13. "I would say it would be being so invested in my studies that I forget to stop and breathe to enjoy life as it can be taken any moment, especially now when the world is so corrupt and full of violence." -Sophomore

14. "Losing someone I love which is my biggest fear because it’s inevitable." -Junior

15. "My biggest fear is probably like not being successful in life and not having money because when I think of my future, I think about all the things I wanna give my kids and I wouldn't want them to grow up with me being super poor and not being able to not support them." -Sophomore

16. "Not knowing how my life is going to turn out." -Sophomore

17. "Alright, so this fear has been haunting me since I was twelve when I told my dad I wanted to be a professional soccer player and seeing countless hours spent on the field go to waste. I also fear how if it doesn't happen, my father's money would go to waste, knowing he worked so hard to just help me reach a simple dream, a goal." -Sophomore

18. "I thought about it and instead of it being snakes or spiders, my biggest fear is to never reach my full potential and give up on all my goals and dreams and just become a 9-5 cynical employee to a company I don’t care about and just give up. I want to see the world, help people and love my career. I would hate to become that person that always asks 'what if' you know?" -Sophomore

19. "I fear regret. Having a lot of regrets when I'm older is scary because I can't change the past, and the time is now to do a bunch of crazy stuff while I still can!" -Sophomore

20. "My biggest fear would probably something related to my family, like something serious. For example, one of them getting hit by a car... I don't like to think about it but that's what I am most afraid of. But, you know what's funny? I'm not really afraid of me dying as much as I fear the people around me dying." -Freshman

21. "Not being good enough." -Sophomore

22. "Getting raped without knowing (like if you're unconscious) probably because you have no control over it and you never know what the perpetrator has or will do." - Freshman

23. "My biggest fear is being trapped, like in your own body and mind and life; especially if there's no way to communicate! Like being a person in a coma to me sounds terrifying, especially if you're not brain dead just unresponsive because it means you're trapped in your own body and can't get out or let anyone know you're there. Kind of like in space no one can hear you scream." -Senior

24. "My biggest fear is needing to scream but I just couldn’t because no sound came out from my mouth although I am literally shouting." - Junior

25. "I don’t like being alone, I’m scared of not having any friends left around me." -Senior

26. "Personally, I would say cancer because there’s no easy solution and It can take life so quickly." -Senior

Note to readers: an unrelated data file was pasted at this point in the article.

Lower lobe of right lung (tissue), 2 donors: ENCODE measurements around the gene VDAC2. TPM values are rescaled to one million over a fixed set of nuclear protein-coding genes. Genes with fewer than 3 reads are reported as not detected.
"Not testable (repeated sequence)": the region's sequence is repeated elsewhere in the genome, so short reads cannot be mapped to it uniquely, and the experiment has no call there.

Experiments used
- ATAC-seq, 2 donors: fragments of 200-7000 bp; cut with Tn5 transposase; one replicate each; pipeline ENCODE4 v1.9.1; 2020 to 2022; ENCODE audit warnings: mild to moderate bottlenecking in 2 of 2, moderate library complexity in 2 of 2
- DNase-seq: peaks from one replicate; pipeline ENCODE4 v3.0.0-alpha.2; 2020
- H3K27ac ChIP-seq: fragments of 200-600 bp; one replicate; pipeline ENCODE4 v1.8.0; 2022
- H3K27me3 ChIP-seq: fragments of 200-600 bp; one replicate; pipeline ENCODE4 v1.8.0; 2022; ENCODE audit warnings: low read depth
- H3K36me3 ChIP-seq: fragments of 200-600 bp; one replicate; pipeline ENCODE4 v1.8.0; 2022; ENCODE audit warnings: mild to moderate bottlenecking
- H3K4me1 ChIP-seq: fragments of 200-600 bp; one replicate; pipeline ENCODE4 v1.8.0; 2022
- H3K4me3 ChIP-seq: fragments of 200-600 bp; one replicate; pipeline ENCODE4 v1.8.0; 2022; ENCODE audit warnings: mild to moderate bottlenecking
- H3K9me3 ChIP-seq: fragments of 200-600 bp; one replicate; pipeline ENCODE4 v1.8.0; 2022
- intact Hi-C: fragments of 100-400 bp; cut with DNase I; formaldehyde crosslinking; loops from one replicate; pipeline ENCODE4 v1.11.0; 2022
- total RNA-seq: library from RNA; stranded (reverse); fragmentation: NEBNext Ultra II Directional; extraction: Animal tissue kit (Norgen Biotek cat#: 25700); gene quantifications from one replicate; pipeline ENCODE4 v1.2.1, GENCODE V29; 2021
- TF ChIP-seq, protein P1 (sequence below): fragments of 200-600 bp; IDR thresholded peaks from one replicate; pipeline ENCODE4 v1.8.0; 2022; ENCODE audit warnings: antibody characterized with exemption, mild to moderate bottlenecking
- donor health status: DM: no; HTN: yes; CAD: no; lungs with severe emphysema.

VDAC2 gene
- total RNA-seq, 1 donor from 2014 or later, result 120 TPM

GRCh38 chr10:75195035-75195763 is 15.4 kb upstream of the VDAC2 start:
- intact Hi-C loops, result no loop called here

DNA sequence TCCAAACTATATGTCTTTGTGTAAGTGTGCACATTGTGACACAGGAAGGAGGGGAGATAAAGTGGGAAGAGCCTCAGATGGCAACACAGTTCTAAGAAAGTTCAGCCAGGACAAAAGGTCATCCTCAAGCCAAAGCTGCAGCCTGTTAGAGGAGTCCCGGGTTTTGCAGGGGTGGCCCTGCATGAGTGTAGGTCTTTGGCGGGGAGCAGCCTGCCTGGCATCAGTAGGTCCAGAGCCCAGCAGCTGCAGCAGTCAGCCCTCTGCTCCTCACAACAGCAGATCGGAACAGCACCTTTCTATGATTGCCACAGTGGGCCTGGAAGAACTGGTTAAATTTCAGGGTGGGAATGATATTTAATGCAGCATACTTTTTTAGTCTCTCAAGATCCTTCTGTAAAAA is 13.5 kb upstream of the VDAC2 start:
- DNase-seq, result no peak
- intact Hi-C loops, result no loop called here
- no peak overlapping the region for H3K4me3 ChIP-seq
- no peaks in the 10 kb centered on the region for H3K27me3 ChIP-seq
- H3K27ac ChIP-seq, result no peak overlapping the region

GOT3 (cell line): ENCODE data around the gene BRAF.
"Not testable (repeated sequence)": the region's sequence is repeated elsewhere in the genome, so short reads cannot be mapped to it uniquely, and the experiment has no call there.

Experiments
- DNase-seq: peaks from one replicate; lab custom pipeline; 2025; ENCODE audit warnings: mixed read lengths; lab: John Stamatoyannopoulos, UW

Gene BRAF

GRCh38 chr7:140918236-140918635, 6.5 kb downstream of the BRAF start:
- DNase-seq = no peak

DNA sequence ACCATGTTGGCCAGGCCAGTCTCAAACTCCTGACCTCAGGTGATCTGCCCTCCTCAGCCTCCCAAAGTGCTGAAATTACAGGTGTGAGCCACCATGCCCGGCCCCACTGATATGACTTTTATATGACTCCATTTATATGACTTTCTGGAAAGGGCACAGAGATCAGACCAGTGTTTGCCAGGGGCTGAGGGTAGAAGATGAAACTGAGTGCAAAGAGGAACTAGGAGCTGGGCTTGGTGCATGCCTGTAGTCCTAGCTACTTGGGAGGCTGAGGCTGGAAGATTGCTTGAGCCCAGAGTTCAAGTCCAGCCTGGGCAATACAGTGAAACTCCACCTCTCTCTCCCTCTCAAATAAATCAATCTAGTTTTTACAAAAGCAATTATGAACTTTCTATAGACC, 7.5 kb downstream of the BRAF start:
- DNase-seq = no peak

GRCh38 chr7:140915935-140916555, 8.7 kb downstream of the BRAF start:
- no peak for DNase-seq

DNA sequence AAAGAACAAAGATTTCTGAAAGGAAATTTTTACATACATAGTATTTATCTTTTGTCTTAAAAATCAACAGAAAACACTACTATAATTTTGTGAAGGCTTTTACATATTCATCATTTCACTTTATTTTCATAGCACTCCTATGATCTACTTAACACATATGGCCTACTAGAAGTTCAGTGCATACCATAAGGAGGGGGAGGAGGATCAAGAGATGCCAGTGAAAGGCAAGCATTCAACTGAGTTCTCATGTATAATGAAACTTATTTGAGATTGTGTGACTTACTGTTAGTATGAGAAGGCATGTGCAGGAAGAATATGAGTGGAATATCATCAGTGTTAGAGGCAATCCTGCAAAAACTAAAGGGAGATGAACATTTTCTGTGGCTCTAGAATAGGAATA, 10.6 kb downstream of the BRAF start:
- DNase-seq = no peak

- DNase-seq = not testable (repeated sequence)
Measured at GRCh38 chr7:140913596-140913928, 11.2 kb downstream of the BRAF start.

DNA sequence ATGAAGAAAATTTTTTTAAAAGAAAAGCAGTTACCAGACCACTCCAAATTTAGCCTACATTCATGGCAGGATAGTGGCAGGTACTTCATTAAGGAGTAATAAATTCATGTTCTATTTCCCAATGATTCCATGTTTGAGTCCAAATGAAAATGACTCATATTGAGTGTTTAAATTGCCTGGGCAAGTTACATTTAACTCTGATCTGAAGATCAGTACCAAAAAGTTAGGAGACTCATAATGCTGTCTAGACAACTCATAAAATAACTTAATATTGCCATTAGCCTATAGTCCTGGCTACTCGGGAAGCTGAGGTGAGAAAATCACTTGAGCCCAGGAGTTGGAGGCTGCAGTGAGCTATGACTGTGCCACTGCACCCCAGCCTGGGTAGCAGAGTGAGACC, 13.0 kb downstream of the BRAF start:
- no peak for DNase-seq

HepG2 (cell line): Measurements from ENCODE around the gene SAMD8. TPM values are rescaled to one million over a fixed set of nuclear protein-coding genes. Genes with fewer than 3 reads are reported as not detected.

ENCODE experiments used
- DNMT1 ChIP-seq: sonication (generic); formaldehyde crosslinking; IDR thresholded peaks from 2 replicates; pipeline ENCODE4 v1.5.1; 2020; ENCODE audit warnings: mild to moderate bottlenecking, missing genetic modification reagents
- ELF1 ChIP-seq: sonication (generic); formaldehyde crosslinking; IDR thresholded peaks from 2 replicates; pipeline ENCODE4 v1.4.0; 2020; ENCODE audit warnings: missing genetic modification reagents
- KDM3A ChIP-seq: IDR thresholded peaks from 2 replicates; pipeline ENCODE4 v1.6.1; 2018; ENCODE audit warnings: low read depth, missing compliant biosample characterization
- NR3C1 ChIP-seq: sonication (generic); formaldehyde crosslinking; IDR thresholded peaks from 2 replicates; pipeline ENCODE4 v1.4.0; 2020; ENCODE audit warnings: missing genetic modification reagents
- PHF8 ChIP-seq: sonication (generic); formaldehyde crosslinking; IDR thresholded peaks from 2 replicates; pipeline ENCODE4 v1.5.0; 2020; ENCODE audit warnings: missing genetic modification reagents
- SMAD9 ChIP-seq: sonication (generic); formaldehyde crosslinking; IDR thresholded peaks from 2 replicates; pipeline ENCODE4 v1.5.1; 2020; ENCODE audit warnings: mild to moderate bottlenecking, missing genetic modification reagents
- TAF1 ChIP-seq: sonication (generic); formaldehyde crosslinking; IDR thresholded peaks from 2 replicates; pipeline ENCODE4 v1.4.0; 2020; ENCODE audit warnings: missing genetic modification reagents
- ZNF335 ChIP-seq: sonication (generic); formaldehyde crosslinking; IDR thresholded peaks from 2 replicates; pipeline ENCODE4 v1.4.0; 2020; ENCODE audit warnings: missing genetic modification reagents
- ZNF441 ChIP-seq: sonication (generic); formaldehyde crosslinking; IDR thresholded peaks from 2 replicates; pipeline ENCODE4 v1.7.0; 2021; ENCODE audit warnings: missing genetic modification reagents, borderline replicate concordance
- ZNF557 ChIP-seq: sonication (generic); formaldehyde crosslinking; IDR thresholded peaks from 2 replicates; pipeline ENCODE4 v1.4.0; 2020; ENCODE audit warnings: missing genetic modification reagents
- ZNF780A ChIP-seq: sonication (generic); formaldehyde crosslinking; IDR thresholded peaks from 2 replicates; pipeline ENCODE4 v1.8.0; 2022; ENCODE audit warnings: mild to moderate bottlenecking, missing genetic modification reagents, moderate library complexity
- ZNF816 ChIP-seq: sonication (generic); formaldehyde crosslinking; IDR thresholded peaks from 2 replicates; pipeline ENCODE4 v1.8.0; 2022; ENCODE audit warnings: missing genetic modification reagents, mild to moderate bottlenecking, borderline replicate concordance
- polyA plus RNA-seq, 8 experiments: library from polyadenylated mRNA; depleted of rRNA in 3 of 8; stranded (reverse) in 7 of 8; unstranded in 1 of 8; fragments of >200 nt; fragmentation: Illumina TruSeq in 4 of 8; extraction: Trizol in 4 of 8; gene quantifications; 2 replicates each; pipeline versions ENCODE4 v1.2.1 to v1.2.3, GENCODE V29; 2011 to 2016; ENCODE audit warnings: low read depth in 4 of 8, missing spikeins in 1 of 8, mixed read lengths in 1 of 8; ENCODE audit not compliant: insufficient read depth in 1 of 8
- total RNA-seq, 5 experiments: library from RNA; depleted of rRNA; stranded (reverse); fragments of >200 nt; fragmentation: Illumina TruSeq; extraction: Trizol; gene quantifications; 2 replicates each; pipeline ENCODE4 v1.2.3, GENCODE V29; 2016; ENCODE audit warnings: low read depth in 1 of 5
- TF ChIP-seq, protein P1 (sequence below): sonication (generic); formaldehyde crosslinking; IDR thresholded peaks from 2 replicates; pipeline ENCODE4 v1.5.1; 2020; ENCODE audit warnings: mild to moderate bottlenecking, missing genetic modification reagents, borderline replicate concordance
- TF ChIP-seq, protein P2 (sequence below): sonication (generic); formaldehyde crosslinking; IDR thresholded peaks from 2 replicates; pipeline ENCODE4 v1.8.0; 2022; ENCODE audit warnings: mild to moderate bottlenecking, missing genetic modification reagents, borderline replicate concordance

27. "I think my biggest fear is not living up to my fullest potential. I would just hate myself for the rest of my life." -Sophomore

28. "Failing school is my biggest fear. There is so much pressure on students nowadays that the competition is overwhelming." -Sophomore

29. " Ok so my fear is a super weird fear but I'm like terrified of getting my blood taken and I have a weird fear the needle will get ripped out and my blood vessels will break and blood will squirt out." -Senior

30. "My biggest fear in life is losing my family. My biggest personal fear is not living up to the bar I've set for myself." -Sophomore

31. "My biggest fear is leaving my house on any regular day, doing the same usual routine and never making it back home." -Junior

32. "It would probably have to be giving my heart to the wrong guy. I hate that you can never know what somebody's true intentions are with you. It's just scary to think that I may not feel comfortable enough to fully commit because of all the scary relations stories I've heard." -Sophomore

33. "Definitely would have to be disappointing not only my parents but my future children and myself." -Freshman


All these fears come straight from the heart. They are real concerns that lie in the center of our hearts and in the mass of our brains. Each day our fears grow at an alarming rate directly with the growth in breaking news headlines.

Will our lives eventually be completely consumed by fears? You tell me.

Cover Image Credit: Unsplash

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9 Reasons Crocs Are The Only Shoes You Need

Crocs have holes so your swag can breathe.
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Do you have fond childhood objects that make you nostalgic just thinking about your favorite Barbie or sequenced purse? Well for me, its my navy Crocs. Those shoes put me through elementary school. I eventually wore them out so much that I had to say goodbye. I tried Airwalks and sandals, but nothing compared. Then on my senior trip in New York City, a four story Crocs store gleamed at me from across the street and I bought another pair of Navy Blue Crocs. The rest is history. I wear them every morning to the lake for practice and then throughout the day to help air out my soaking feet. I love my Crocs so much, that I was in shock when it became apparent to me that people don't feel the same. Here are nine reasons why you should just throw out all of your other shoes and settle on Crocs.

1. They are waterproof.